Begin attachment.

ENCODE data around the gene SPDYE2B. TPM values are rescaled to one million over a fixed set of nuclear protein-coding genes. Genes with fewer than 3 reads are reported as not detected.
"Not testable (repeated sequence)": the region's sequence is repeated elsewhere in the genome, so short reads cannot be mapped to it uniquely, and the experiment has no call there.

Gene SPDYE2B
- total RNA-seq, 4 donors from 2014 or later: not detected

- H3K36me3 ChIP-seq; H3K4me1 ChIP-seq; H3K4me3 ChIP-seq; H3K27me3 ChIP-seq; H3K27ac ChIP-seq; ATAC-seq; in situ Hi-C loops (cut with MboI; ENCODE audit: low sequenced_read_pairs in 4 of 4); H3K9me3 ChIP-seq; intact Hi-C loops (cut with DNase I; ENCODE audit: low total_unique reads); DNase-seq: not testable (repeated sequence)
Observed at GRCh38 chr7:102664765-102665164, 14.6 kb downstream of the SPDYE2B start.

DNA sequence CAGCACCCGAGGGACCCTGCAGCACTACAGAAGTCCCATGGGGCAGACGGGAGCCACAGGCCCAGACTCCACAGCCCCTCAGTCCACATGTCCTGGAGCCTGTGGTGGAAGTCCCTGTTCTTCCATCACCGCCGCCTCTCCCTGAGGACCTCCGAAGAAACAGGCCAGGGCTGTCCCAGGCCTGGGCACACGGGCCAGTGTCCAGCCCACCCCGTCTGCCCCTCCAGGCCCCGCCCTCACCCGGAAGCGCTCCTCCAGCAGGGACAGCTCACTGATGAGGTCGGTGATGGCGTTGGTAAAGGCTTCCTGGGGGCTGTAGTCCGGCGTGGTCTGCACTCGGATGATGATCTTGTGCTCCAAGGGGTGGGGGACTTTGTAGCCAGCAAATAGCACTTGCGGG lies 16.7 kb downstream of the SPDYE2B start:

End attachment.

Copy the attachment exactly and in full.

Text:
ENCODE data around the gene SPDYE2B. TPM values are rescaled to one million over a fixed set of nuclear protein-coding genes. Genes with fewer than 3 reads are reported as not detected.
"Not testable (repeated sequence)": the region's sequence is repeated elsewhere in the genome, so short reads cannot be mapped to it uniquely, and the experiment has no call there.

Gene SPDYE2B
- total RNA-seq, 4 donors from 2014 or later: not detected

- H3K36me3 ChIP-seq; H3K4me1 ChIP-seq; H3K4me3 ChIP-seq; H3K27me3 ChIP-seq; H3K27ac ChIP-seq; ATAC-seq; in situ Hi-C loops (cut with MboI; ENCODE audit: low sequenced_read_pairs in 4 of 4); H3K9me3 ChIP-seq; intact Hi-C loops (cut with DNase I; ENCODE audit: low total_unique reads); DNase-seq: not testable (repeated sequence)
Observed at GRCh38 chr7:102664765-102665164, 14.6 kb downstream of the SPDYE2B start.

DNA sequence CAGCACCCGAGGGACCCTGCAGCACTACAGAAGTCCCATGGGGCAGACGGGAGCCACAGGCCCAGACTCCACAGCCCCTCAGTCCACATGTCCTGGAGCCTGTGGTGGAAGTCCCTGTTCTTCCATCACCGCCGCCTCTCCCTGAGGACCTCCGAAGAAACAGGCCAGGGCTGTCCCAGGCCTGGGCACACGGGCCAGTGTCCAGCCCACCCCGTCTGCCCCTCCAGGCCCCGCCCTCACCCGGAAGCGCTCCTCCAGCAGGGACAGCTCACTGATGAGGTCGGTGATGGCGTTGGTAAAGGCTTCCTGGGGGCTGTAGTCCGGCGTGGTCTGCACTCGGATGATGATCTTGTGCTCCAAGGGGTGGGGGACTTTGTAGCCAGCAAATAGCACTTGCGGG lies 16.7 kb downstream of the SPDYE2B start: